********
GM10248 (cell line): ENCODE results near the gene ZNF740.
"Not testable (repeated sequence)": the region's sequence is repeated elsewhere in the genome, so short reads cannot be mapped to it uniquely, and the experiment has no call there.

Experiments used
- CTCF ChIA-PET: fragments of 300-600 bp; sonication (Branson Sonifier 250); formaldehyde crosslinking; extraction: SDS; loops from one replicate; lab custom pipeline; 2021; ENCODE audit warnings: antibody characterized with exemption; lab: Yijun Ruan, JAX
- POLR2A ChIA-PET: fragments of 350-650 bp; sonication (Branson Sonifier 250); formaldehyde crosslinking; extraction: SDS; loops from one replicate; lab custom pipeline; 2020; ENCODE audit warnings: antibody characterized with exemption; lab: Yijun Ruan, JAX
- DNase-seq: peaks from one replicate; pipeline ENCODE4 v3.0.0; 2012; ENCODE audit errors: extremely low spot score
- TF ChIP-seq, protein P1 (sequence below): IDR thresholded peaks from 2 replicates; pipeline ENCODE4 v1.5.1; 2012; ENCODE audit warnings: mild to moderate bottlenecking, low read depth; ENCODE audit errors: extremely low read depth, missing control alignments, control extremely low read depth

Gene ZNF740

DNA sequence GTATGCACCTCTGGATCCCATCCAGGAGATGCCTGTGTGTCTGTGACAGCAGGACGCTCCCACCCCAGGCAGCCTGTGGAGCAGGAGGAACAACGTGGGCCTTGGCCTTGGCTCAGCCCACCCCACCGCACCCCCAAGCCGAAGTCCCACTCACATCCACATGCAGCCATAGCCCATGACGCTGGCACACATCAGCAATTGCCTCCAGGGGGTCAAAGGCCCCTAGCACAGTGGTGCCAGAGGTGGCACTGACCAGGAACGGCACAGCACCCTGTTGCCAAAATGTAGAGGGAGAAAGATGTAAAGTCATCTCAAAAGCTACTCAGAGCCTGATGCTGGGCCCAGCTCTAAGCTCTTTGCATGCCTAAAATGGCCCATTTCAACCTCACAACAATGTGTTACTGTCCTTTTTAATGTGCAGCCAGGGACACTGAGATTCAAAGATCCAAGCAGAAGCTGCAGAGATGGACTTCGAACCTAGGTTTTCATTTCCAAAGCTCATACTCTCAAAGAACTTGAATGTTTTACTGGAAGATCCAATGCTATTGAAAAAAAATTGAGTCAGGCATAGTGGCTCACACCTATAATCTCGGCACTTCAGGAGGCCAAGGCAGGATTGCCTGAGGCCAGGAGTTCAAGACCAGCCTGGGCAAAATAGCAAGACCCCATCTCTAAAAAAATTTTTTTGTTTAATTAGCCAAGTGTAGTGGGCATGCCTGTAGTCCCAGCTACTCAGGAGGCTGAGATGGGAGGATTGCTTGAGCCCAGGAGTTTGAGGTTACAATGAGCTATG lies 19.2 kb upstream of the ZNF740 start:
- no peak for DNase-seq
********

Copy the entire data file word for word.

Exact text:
GM10248 (cell line): ENCODE results near the gene ZNF740.
"Not testable (repeated sequence)": the region's sequence is repeated elsewhere in the genome, so short reads cannot be mapped to it uniquely, and the experiment has no call there.

Experiments used
- CTCF ChIA-PET: fragments of 300-600 bp; sonication (Branson Sonifier 250); formaldehyde crosslinking; extraction: SDS; loops from one replicate; lab custom pipeline; 2021; ENCODE audit warnings: antibody characterized with exemption; lab: Yijun Ruan, JAX
- POLR2A ChIA-PET: fragments of 350-650 bp; sonication (Branson Sonifier 250); formaldehyde crosslinking; extraction: SDS; loops from one replicate; lab custom pipeline; 2020; ENCODE audit warnings: antibody characterized with exemption; lab: Yijun Ruan, JAX
- DNase-seq: peaks from one replicate; pipeline ENCODE4 v3.0.0; 2012; ENCODE audit errors: extremely low spot score
- TF ChIP-seq, protein P1 (sequence below): IDR thresholded peaks from 2 replicates; pipeline ENCODE4 v1.5.1; 2012; ENCODE audit warnings: mild to moderate bottlenecking, low read depth; ENCODE audit errors: extremely low read depth, missing control alignments, control extremely low read depth

Gene ZNF740

DNA sequence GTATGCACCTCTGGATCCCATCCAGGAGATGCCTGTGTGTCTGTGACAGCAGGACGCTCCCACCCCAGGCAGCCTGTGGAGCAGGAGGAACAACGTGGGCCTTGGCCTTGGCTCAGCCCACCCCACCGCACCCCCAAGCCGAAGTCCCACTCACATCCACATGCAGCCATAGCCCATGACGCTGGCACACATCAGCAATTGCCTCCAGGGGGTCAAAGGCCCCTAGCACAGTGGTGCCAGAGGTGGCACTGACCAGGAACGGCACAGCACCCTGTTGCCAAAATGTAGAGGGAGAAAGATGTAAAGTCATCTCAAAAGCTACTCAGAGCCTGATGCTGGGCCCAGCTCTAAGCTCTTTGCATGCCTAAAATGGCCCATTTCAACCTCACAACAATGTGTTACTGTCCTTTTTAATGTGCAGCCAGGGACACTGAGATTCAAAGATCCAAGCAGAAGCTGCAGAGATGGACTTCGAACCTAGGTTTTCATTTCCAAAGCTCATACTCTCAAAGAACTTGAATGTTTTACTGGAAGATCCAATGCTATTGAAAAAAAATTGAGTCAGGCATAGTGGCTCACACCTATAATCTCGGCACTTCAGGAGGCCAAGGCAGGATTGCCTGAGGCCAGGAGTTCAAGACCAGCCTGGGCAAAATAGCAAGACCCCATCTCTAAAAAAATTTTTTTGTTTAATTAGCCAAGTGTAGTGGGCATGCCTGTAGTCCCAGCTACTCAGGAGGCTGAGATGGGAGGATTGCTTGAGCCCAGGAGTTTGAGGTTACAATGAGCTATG lies 19.2 kb upstream of the ZNF740 start:
- no peak for DNase-seq